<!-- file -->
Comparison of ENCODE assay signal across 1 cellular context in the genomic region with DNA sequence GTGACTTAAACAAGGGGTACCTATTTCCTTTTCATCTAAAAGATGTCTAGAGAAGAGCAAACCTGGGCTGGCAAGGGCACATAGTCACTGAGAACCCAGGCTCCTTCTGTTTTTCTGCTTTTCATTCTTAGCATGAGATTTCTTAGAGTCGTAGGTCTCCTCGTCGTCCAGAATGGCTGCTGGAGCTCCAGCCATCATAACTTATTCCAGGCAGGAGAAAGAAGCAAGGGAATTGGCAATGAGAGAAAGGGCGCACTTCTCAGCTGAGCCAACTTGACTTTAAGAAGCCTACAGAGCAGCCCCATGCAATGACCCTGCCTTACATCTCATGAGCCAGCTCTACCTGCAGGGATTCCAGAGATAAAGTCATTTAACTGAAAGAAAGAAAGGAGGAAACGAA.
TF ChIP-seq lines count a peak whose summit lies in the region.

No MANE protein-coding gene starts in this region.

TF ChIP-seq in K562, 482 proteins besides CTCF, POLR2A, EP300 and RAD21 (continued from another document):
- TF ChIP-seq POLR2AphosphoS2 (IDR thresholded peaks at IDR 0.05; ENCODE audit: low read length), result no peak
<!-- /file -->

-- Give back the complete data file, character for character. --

Comparison of ENCODE assay signal across 1 cellular context in the genomic region with DNA sequence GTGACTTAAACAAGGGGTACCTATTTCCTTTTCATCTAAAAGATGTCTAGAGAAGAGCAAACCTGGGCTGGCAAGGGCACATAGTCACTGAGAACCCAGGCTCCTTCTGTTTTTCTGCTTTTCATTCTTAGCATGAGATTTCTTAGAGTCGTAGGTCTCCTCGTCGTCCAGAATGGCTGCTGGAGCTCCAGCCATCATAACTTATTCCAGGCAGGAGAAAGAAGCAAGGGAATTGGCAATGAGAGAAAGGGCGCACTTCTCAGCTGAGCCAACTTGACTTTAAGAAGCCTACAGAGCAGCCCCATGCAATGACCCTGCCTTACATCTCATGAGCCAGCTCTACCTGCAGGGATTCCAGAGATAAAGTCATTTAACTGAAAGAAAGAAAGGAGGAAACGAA.
TF ChIP-seq lines count a peak whose summit lies in the region.

No MANE protein-coding gene starts in this region.

TF ChIP-seq in K562, 482 proteins besides CTCF, POLR2A, EP300 and RAD21 (continued from another document):
- TF ChIP-seq POLR2AphosphoS2 (IDR thresholded peaks at IDR 0.05; ENCODE audit: low read length), result no peak